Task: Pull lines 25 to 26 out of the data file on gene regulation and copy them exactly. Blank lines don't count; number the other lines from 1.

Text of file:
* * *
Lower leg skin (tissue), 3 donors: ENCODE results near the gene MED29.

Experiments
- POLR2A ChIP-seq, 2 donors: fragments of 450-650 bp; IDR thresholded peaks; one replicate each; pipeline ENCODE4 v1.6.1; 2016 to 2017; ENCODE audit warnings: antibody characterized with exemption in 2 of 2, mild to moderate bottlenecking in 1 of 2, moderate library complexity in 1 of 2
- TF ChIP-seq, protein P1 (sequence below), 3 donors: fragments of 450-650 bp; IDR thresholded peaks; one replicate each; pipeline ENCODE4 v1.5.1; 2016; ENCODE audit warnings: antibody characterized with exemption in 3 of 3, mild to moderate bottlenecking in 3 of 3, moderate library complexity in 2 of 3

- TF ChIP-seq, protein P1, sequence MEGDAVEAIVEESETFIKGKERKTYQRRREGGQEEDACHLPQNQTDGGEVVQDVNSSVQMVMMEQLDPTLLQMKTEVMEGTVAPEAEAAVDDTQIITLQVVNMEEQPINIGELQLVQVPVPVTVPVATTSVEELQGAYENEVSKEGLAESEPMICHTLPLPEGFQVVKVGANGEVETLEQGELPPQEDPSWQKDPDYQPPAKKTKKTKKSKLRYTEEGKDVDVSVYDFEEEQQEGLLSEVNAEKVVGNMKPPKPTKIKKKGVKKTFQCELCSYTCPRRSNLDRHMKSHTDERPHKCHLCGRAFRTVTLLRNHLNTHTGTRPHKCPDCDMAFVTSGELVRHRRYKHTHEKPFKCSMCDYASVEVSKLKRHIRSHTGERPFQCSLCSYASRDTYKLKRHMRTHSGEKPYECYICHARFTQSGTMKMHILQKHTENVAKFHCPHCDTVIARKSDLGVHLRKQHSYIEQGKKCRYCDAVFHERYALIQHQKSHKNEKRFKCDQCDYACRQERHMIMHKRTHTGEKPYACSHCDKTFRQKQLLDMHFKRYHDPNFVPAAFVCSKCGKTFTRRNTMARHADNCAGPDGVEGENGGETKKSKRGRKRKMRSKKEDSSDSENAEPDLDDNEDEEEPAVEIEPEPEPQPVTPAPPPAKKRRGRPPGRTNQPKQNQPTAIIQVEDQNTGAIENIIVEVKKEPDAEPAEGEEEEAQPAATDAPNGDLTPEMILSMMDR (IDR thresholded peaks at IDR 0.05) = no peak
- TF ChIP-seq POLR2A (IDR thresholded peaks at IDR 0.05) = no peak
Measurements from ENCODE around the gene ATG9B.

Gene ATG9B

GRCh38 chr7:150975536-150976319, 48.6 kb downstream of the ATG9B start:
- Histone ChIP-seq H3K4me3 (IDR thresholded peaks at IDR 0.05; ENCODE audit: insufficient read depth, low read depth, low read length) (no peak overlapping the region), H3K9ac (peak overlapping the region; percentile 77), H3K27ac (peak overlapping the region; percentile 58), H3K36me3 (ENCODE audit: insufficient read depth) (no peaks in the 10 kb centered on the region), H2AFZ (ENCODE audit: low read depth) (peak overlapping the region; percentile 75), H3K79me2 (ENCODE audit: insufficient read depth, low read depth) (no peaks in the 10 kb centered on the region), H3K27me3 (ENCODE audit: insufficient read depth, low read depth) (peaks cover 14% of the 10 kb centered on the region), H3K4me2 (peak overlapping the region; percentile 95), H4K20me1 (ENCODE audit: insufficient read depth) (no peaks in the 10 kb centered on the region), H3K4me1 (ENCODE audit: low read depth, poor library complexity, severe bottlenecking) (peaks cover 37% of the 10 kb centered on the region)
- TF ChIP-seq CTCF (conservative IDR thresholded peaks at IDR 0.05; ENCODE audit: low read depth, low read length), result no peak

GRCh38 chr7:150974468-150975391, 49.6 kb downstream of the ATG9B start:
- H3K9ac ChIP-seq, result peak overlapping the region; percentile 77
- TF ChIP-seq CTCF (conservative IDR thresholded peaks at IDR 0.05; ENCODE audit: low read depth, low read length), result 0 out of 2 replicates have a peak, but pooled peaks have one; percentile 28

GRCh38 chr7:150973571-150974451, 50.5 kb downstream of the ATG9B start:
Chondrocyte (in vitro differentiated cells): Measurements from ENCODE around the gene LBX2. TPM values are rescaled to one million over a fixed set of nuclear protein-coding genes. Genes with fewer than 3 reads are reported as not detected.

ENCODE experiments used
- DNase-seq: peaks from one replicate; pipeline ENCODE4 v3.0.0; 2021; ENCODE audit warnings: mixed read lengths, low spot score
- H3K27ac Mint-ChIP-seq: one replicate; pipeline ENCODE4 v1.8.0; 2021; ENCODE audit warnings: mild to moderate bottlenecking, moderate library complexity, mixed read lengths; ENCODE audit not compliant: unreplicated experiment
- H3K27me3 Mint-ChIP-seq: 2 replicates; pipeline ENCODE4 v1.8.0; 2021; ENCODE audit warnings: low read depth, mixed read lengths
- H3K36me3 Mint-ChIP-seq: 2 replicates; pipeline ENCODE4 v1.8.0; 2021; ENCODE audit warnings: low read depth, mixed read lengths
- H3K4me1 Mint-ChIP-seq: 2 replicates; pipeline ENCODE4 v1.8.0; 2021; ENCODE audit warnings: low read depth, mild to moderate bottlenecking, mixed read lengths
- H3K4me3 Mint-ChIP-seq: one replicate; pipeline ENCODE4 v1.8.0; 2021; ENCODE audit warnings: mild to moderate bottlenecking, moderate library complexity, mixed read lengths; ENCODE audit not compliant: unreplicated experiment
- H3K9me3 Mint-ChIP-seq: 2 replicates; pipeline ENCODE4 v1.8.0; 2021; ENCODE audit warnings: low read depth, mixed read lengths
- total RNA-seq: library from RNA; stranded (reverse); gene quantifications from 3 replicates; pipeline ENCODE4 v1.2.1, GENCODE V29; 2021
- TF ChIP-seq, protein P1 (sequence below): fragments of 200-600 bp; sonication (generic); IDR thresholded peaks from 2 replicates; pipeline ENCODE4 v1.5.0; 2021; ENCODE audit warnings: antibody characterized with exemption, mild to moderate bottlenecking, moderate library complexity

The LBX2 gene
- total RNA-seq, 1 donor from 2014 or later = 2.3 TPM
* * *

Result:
- total RNA-seq: library from RNA; stranded (reverse); gene quantifications from 3 replicates; pipeline ENCODE4 v1.2.1, GENCODE V29; 2021
- TF ChIP-seq, protein P1 (sequence below): fragments of 200-600 bp; sonication (generic); IDR thresholded peaks from 2 replicates; pipeline ENCODE4 v1.5.0; 2021; ENCODE audit warnings: antibody characterized with exemption, mild to moderate bottlenecking, moderate library complexity